ACSME 2017 Wrap-up

Well, time to get this ball rolling! For the past few days I have been in Melbourne attending the Australian Conference on Science and Mathematics Education (ACSME) and I wanted to share some of the experience and perhaps give a bit of insight to those who haven’t had the opportunity to attend events like these before. I know many of you are eager for Japan updates but I first had to arrive and get some interesting stories to tell! I used the lengthy flight from Sydney to Narita, Japan to get down some of my thoughts as I find these are the great times for reflection and planning (and for watching a multitude of movies!). But, onto the content!

Conferences are one of the most valuable professional development environments for educators available. They bring together like-minded individuals from within a research area, providing an environment to share ideas and stories for the community to continue growing. Recently I attended the Australian Conference for Science and Mathematics Education (ACSME) at Monash University, Melbourne (I should add, sponsored by Taroona High School!). ACSME in its current form is relatively young (formerly the UniServe Science Conference) having started in 2011.

ACSME in particular holds importance to me as it was the first opportunity I had to engage with a large number of peers in my field (chemistry education) when I first attended in 2013. While there are a large number of teaching-focused academics within the University of Tasmania, I was the sole postgraduate student undertaking research into chemistry education; a daunting challenge to undertake. When I attended ACSME I was fresh-faced, enthusiastic, and very nervous. To meet authors of the literature I had read, engage with students going through the same challenges I faced (we numbered 3 PhD students and 1 Honours student), and present my work to experts, was extraordinary.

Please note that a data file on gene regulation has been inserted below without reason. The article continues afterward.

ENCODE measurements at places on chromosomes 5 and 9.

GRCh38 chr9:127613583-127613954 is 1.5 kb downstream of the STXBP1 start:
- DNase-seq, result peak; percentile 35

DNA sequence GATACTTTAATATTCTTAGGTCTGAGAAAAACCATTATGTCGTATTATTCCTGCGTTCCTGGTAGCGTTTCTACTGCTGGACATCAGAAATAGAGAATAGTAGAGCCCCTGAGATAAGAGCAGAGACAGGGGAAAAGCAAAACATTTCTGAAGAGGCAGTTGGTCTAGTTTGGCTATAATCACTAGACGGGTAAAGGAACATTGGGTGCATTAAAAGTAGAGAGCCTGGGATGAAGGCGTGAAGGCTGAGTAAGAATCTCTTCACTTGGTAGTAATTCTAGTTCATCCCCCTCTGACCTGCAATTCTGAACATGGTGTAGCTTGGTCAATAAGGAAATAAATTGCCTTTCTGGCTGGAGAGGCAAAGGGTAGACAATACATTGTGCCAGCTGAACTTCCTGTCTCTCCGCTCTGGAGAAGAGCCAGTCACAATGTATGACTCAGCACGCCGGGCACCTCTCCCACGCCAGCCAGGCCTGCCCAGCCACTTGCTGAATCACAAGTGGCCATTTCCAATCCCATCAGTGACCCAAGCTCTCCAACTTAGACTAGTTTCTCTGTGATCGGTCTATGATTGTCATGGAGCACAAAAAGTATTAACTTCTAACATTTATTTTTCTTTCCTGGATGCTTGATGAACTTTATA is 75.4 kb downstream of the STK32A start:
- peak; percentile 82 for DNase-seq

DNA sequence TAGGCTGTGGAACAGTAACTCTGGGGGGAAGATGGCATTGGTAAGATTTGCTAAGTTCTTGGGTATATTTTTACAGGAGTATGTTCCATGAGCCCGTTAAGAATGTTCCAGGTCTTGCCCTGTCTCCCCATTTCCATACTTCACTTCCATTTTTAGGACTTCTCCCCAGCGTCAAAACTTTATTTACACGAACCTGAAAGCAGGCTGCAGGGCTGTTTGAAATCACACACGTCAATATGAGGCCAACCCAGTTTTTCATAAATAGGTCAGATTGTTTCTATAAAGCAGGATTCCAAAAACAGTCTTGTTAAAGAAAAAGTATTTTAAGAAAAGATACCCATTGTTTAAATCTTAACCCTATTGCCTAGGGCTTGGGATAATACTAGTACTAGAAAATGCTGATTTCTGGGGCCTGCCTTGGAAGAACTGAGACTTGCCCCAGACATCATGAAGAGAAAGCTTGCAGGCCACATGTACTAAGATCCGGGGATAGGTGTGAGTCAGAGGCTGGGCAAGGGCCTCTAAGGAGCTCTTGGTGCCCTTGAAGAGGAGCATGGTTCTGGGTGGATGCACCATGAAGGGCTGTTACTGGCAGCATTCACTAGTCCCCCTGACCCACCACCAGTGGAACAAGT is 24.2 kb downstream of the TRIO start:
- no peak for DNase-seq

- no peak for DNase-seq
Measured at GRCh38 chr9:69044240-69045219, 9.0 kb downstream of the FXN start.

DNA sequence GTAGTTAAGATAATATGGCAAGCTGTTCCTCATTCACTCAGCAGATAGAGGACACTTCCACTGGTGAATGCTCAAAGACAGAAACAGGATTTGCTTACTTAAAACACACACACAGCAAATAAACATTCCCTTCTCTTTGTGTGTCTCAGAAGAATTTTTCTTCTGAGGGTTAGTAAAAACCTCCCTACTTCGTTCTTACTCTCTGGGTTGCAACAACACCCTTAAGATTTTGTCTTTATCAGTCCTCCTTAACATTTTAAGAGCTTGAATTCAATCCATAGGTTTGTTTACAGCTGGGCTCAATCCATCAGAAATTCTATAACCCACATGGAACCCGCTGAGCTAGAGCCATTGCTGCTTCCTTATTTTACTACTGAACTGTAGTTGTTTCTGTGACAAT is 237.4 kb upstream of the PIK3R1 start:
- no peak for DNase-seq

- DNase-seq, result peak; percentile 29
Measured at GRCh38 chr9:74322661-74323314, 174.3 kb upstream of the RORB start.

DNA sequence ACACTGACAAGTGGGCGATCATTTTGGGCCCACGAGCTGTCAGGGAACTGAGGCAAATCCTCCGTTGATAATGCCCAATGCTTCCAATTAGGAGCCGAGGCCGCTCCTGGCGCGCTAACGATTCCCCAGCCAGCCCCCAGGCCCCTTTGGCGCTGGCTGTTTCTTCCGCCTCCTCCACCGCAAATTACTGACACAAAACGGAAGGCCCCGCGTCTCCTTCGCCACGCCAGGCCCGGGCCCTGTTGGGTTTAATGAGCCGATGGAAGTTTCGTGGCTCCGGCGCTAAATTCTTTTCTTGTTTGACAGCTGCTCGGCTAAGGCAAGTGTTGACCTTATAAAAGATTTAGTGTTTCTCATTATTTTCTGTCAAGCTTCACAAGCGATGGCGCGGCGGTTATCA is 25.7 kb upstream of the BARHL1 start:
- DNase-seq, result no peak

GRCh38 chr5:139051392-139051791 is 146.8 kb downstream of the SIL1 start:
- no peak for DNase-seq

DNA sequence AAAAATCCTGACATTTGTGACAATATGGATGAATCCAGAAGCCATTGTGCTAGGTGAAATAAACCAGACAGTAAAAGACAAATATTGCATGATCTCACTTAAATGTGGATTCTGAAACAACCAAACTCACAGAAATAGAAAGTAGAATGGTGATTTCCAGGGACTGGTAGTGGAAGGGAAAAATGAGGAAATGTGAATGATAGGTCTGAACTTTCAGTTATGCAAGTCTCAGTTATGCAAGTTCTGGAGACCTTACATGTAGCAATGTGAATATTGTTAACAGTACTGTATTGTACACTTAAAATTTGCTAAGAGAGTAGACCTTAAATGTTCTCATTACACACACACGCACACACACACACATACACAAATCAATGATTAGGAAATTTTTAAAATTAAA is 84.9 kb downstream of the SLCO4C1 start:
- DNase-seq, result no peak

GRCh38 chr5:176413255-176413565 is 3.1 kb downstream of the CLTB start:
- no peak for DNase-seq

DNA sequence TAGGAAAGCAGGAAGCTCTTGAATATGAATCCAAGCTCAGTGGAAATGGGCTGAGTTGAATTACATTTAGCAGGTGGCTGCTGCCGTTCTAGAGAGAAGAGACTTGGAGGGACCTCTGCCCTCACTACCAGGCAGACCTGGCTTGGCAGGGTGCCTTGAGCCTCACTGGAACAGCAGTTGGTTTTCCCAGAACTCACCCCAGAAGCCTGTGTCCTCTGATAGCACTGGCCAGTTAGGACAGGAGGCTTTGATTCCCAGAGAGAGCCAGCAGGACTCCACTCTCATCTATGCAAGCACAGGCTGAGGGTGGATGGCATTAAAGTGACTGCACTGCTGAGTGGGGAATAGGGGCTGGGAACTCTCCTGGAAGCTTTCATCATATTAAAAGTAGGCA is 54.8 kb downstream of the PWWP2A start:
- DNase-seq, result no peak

Back to the present, this year was above and beyond my expectations (approx.. 190 attendees!). Whether from the break in attending conferences, or the altered perspective from finishing my PhD and starting teaching at a secondary school, it was an excellent time. From the very outset, we were presented with an inspiring opening from the recently appointed Dean of Science (Monash), Jordan Nash.

An inspiring teacher makes all the difference.

Simple, but words with incredible meaning for myself and no doubt most of you. I’m planning to explore some of the key topics or issues raised at ACSME this year in further blogs but as a teaser here are some of them!

  • The link – or lack of – between being a good teacher/presenter and being an educator
  • The struggle for students to engage with new or unfamiliar teaching approaches
  • The gap in the transition from secondary to tertiary education
  • Dealing with failure in science

Finally, Associate Dean of Teaching (Monash) Dr Chris Thompson, closed the conference with a powerful statement on the current and future state of science and mathematics education in the tertiary sector:

The lecture is dead, the focus is on employability post-degrees, reflection is the new black, and we must communicate with students to find their needs. 

I suppose the message I want to leave is one for fellow educators. These kinds of opportunities are gold mines for both newly qualified educators and long-time practitioners. I know I’ll be aiming to inspire some of my colleagues from Taroona High to aim for these experiences. If you would like further information on this particular conference please head to

Coming soon… Japan adventures for Days 1 and 2! #astajapan for those interested in following on Twitter or Instagram.

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